By today’s standards, the latest iteration of the Ford Ranger is tiny. Lined up next to Ford’s Super Duty offerings, or even the F-150, the mid-sized, 4-cylinder pickup looks more like a toy than a truck. What it lacks in physical stature, the Ranger more than makes up for in potential. The small stature plays very well to the Ranger’s advantage. First off, not everyone who wants a truck needs something that can tow the moon out of orbit or have the payload capacity to throw the Statue of Liberty in the bed. Second, the fact that it’s small means that it can navigate trickier paths, from narrow city streets to single track off-road trails, making it a more than capable do-anything truck. Since it has such potential, though, there’s plenty to be done to make the Ranger a little more do-anything-er.
Right out of the box, the Ranger is ready to tackle most terrain. I say most because even though Ford’s off-road trims include chunkier tires and adaptive terrain driving modes, there are still some additional bits of kit you’ll need to fully unlock the Ranger’s offroading potential. Specifically, with the addition of a snorkel.
Installing a snorkel onto your off-roader has plenty of benefits. Generally speaking, with the proper sealing and protection, the addition of a snorkel can increase the fording depth of your Ford. However, this particular Ranger has a low-mounted alternator meaning some engine bay remodeling would be to make this truck more confident in the water.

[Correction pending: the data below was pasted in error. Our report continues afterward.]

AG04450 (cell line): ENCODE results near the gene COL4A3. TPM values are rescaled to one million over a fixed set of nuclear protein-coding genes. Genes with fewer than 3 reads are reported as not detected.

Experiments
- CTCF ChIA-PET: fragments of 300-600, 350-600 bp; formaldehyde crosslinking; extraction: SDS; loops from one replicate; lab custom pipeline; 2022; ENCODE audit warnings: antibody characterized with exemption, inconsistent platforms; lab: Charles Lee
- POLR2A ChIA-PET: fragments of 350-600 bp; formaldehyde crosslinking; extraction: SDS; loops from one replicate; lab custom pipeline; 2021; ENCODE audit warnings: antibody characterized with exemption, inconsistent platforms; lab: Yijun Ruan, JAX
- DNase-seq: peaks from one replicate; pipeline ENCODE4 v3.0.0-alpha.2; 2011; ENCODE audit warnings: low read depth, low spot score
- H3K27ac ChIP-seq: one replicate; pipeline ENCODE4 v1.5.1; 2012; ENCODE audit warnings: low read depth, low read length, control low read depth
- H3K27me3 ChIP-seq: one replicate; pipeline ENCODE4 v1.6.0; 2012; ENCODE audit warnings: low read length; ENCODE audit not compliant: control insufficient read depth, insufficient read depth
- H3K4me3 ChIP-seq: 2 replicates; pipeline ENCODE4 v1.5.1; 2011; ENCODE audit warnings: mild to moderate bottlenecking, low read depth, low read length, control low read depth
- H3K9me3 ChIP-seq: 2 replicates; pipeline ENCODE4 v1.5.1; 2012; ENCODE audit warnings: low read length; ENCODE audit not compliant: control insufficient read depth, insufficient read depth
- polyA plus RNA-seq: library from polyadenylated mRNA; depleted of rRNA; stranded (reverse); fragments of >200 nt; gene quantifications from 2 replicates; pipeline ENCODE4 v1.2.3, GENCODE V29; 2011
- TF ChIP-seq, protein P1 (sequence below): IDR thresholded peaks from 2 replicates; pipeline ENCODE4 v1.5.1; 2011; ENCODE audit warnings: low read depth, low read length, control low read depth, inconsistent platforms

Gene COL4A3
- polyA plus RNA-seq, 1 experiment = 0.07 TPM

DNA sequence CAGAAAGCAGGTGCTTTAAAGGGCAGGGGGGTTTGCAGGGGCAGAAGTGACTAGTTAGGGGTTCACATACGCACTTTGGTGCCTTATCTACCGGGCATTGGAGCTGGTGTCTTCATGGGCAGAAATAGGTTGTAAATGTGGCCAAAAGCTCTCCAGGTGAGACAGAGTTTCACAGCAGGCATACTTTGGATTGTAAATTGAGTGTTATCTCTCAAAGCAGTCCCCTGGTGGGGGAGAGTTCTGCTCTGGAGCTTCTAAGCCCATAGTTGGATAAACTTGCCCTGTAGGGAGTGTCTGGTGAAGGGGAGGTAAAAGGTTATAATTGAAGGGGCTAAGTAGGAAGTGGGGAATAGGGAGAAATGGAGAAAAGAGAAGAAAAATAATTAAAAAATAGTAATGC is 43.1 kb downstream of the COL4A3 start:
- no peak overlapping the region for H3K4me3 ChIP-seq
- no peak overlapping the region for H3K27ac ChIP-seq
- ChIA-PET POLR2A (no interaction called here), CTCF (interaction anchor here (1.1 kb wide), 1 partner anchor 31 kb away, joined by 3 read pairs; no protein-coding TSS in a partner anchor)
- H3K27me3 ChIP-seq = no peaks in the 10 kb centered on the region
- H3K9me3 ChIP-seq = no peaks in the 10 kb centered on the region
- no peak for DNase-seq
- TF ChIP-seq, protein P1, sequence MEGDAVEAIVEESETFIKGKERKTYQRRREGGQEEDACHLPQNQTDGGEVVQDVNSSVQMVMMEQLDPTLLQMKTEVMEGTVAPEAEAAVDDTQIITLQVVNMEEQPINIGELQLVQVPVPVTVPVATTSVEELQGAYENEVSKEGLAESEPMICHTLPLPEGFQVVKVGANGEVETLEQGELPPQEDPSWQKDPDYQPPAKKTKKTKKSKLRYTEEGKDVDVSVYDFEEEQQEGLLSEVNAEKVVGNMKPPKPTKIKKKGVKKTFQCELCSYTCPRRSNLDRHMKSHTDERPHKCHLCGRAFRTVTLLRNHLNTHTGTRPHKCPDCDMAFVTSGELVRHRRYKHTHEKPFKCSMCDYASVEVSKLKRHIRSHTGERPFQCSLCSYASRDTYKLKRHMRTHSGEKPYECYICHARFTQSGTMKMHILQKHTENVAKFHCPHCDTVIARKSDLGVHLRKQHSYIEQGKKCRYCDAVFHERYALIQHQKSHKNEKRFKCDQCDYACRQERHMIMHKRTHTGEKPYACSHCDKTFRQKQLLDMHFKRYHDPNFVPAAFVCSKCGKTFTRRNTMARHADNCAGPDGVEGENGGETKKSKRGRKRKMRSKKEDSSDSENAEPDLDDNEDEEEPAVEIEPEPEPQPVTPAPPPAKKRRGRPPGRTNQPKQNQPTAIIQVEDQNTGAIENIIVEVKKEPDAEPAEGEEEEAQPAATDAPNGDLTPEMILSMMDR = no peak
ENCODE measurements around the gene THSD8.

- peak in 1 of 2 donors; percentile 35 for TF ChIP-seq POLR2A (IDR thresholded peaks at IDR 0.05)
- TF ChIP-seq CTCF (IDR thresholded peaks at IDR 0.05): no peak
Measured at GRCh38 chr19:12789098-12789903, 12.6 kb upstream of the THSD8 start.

Aside from the potential amphibious additions, snorkels can also increase the engine’s performance and longevity. For starters, the installation of a snorkel provides a better quality of air to the engine. The intake draws air from outside the engine bay, which allows it to ingest cooler air resulting in lower intake air temperatures. Also, calibrated correctly, the snorkel head’s angle can cause a ram-air effect, forcing more air into the engine. Granted, performance results may vary depending on the snorkel design and the vehicle.
Temperature and quantity aren’t the only means of measuring air quality, though. The cleanliness of the fresh air is just as vital. Your vehicle is under a full-frontal assault from dust and other debris in dry climates, especially in a convoy situation. By installing a snorkel, your vehicle’s intake point is now above most of that dust and debris flying off the vehicle in front.
“But what about my intake air filter?” I’m glad you asked! From the factory, the Ranger is equipped with a flat panel, paper air filter. This style of filter is more than capable of tackling the standard daily driving duties in most environments. They block out 99% of particles that are 5 microns or larger. However, dust on the trail can be as small as 0.2 microns, which can pass through the Ranger’s factory air filter, or even performance filters, and build up on sensors and intake components over time. Even the dirt and debris that doesn’t pass through the filter can still be detrimental. The 2.3L EcoBoost needs to breathe, but if the filter is clogged with sand and dirt, it’s going to start struggling to produce enough boost. In these environments, cyclone separators are a popular addition to the snorkel for further means of filtration, but we’ll dive more into that in our following posts.
Adding a snorkel to your Ranger is about much more than appearing adventurous. It’s beneficial for your offroading machine. It keeps your intake free of water, reduces dust, and could potentially help the EcoBoost run a little smoother. Make sure to stay tuned for our in-depth design plans to help the Ranger breathe better coming soon.
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